In January 2996, a group of Ottawa street artist and Ottawa Innercity Ministries initiated the beginning of an artists cooperative. This partnership was based on the principles of Assets Based Community Development (ABCD.) In a short six-month period a community was developed and pARTners was born.
Artists in general encounter several obstacles to achieving success. These include breaking through and gaining recognition, trying to support themselves while creating their art and being accepted in a society that increasingly sees art as of little value in this culture of the bottom line. For street artists there is the additional burden of having no place to create (except in the warmer weather of the summer when they can work outside). On top of that, there is their need for basic survival – many are on the streets, in shelters or low income boarding houses (hardly places that nurture the creative process.) Many are dealing with addictions, where feeding that addiction or rehabilitating it is their primary concern. There is also the Safe Streets Act, which prohibits streets artists from selling their art on the street, where exposure in high traffic areas such as the market might reveal the next Norveau Morrisette. When an artist does manage to sell a few pieces on a street corner they hardly sell for what they might actually be worth. Finally, creating art is an isolating process, and street artists already start out with little or no sense of community.
Roughly, ABCD is a concept in which community is developed by recognizing and using the assets within a group to empower and further develop that community. Rather than solutions coming top down from the would be helping organizations, they are found an pursued in a lateral partnership. In the case of pARTners, the assets are the work of the artists, the lessons they can teach each other, sharing their own ideas on how to setup a show or display a piece, and doing the overwhelming physical work of setting up a show. Each member has an equal say in the cooperative, contributes to the running of pARTners and show setups as well as contributing a percentage of sales to the coop's budget. Though currently primarily reliant on grants, the eventual goal is to have pARTners rely primarily on moneys brought in by the artists. Ottawa Innercity Ministries oversees the grant application process, the initial accounting and administering of the finances as well as proving a space for the artists and initial supplies, adding to the meaning of pARTners.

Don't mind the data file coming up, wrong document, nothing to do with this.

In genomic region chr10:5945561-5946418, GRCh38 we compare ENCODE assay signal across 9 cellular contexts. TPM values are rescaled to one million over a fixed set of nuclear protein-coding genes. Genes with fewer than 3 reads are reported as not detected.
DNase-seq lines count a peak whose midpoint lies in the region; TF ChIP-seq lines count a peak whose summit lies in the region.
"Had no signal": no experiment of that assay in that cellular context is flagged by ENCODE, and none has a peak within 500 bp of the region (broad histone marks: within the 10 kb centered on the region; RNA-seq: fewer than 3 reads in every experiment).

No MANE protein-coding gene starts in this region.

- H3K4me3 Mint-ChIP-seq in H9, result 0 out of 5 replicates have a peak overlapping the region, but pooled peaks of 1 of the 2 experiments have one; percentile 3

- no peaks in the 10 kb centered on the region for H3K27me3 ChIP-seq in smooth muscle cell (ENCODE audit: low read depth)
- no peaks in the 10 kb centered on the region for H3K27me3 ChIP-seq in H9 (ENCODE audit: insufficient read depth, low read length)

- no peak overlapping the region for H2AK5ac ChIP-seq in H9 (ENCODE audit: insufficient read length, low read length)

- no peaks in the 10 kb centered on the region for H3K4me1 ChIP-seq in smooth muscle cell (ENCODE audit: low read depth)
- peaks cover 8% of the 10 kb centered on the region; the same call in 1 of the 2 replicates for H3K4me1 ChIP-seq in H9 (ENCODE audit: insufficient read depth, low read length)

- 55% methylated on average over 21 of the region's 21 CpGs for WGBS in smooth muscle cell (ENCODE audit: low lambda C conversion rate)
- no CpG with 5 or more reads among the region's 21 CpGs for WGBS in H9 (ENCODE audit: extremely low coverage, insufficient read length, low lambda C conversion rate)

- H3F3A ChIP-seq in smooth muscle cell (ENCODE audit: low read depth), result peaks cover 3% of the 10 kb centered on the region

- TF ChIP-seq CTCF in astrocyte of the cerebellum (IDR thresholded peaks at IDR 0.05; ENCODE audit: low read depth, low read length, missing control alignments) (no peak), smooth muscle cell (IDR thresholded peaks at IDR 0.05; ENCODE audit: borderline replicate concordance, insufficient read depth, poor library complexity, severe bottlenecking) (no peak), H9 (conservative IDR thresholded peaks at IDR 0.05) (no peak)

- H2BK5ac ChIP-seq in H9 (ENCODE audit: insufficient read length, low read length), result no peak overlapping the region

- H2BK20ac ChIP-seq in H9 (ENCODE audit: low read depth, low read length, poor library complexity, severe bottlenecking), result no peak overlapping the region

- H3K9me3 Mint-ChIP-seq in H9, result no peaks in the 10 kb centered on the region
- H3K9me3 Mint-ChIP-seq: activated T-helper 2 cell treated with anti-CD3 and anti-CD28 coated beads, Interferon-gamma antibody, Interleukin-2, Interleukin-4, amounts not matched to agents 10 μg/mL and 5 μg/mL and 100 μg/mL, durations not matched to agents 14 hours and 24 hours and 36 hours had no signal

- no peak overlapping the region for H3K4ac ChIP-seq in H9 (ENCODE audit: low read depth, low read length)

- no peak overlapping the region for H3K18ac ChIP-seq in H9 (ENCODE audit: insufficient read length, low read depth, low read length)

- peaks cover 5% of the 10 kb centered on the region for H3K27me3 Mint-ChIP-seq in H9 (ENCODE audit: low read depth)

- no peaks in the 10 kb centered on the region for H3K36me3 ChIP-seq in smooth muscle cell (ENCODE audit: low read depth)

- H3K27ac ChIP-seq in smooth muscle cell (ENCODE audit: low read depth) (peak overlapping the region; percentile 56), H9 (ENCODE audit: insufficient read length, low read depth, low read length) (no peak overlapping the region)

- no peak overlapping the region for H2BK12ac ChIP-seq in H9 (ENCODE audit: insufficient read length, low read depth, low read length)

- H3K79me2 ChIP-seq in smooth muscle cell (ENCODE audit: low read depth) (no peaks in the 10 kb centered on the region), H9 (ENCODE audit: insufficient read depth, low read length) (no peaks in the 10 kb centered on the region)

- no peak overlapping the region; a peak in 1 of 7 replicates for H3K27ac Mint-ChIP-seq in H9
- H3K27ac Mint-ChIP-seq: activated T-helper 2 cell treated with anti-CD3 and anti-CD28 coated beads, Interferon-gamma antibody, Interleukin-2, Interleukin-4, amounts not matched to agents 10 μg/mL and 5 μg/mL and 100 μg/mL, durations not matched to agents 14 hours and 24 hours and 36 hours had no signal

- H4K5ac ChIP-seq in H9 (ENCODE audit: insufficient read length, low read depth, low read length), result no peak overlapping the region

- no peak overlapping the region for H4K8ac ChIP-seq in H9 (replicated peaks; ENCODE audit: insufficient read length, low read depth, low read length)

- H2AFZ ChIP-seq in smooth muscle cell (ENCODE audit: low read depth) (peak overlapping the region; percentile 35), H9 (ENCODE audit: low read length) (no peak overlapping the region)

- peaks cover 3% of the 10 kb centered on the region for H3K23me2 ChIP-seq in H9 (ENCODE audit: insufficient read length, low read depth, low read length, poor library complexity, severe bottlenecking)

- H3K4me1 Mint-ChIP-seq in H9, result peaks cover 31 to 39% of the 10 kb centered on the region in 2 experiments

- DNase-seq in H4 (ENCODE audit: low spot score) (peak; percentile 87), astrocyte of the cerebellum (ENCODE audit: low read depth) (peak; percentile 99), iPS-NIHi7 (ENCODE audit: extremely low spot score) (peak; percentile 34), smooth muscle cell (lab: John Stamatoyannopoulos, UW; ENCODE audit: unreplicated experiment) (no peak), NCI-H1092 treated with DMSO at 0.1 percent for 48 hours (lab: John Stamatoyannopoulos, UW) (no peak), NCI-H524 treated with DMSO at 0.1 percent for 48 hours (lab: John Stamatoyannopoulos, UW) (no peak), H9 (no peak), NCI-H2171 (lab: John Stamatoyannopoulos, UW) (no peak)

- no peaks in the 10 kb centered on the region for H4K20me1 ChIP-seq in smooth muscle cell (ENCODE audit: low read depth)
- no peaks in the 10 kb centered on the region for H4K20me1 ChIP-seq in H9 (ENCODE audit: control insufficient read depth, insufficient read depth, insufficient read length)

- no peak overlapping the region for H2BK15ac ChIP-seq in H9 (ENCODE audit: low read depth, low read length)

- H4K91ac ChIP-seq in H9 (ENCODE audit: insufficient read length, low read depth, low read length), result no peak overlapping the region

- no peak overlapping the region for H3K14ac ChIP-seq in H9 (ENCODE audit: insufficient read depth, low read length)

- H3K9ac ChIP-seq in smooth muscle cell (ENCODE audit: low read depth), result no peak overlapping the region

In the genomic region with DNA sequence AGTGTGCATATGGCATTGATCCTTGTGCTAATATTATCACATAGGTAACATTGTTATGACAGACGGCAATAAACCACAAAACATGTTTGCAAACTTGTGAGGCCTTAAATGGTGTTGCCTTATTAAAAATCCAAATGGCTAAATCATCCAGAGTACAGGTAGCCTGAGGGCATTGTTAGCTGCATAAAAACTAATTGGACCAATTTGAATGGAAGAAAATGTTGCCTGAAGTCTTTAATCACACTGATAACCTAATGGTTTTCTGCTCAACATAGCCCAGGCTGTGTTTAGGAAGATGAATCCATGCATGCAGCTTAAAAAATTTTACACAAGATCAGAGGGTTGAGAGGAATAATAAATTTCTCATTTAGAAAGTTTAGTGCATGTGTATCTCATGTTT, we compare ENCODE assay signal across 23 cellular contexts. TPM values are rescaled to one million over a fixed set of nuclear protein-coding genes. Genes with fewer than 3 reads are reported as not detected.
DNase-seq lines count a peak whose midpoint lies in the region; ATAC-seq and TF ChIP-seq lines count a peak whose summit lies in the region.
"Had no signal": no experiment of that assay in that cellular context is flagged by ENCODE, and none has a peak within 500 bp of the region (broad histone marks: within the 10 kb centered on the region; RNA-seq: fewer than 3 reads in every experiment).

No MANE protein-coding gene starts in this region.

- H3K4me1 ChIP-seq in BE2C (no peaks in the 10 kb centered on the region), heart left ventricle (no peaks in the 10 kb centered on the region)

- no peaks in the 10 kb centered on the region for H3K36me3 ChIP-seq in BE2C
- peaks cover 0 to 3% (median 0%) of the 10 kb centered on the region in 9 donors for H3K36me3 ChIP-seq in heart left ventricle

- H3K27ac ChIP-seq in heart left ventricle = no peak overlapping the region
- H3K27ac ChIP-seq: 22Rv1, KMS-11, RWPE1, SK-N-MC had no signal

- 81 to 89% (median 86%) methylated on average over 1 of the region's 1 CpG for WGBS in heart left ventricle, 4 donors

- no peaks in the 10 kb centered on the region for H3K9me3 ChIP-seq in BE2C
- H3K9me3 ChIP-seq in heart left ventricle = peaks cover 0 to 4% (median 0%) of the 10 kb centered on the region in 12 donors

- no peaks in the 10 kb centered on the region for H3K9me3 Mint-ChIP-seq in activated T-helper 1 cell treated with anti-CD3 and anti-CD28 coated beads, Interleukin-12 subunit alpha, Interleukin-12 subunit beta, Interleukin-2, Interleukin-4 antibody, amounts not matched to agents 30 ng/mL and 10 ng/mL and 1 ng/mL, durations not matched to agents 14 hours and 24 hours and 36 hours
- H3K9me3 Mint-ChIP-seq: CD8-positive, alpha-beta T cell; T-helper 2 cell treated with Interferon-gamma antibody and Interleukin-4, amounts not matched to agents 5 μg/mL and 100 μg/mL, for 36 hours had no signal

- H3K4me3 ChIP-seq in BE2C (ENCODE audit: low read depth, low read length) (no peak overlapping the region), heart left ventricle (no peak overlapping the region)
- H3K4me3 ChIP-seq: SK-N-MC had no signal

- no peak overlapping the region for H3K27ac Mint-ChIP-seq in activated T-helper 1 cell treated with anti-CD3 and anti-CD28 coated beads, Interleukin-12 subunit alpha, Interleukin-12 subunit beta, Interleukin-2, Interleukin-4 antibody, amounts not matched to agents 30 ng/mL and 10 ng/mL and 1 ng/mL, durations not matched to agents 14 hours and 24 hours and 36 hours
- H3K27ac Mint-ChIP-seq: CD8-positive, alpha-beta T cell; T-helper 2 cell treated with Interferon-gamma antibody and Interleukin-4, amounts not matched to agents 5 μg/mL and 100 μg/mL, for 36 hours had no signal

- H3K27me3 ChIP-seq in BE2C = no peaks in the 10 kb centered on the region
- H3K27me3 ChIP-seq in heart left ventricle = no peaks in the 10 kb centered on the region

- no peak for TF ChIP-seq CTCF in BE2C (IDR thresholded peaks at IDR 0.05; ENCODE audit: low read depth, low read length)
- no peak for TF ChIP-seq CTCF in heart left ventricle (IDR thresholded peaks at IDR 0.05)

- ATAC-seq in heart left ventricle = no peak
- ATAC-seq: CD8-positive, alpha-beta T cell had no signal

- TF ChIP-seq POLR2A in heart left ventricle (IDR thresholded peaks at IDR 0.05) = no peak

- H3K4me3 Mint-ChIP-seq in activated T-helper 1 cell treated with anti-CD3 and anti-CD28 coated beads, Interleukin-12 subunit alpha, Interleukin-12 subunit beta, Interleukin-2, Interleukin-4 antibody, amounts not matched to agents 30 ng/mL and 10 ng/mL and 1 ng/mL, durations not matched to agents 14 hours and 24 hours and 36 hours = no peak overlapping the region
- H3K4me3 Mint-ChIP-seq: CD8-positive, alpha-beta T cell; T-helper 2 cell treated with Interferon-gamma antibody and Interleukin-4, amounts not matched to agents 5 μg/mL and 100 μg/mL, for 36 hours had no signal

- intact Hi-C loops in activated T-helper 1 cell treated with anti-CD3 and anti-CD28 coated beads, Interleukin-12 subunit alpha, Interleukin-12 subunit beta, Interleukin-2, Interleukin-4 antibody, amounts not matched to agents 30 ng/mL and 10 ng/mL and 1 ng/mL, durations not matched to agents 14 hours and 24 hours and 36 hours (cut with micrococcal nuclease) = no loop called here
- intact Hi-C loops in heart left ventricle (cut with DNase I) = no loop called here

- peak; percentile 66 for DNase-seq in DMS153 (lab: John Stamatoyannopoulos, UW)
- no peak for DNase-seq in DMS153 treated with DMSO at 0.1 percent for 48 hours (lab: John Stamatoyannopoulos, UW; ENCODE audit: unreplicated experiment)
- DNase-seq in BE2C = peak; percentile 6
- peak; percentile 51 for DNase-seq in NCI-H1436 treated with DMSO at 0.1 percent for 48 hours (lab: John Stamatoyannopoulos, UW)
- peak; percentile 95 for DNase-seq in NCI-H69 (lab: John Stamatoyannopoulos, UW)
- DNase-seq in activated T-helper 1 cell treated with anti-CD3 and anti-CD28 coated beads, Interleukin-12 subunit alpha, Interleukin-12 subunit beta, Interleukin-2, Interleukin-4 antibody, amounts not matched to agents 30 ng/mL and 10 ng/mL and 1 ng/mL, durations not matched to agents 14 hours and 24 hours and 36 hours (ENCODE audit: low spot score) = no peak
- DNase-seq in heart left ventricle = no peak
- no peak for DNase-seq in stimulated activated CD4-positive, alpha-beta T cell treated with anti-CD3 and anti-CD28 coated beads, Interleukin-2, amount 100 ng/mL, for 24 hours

pARTners is an attempt to give the artists a voice in their future and a sense of empowerment. Though a laudable goal, the results so far have fallen short in some ways. Running an organization democratically and keeping an eye on the bottom line proved difficult. Running large shows created a sense of competition amongst the artists and reduced the sense of community. Yet, there have been successes and these successes have proven to be the foundation for the next phase of pARTners. In the time since its inception some sense of community was created, artist did sell work and are now looking forward to the next phase of the coop as well as staging their own shows. In addition, lessons have been learned from the failures and these will be incorporated in the new structure. The next phase will see more focus on the democratic nature of coops and less on immediate financial independence, empowering the artists as individuals in control of their creative nature and their future as artists, further developing the community that has been already developed and developing relationships between street artists and the venues in which their valuable work can be displayed and brought to the attention of mainstream society. As homeless increases, and less money becomes available for the disenfranchised in this increasingly conservative society, pARTners is a small attempt to remove a group of people from the disenfranchised and disempowered; to help them become empowered, contributing members of our society.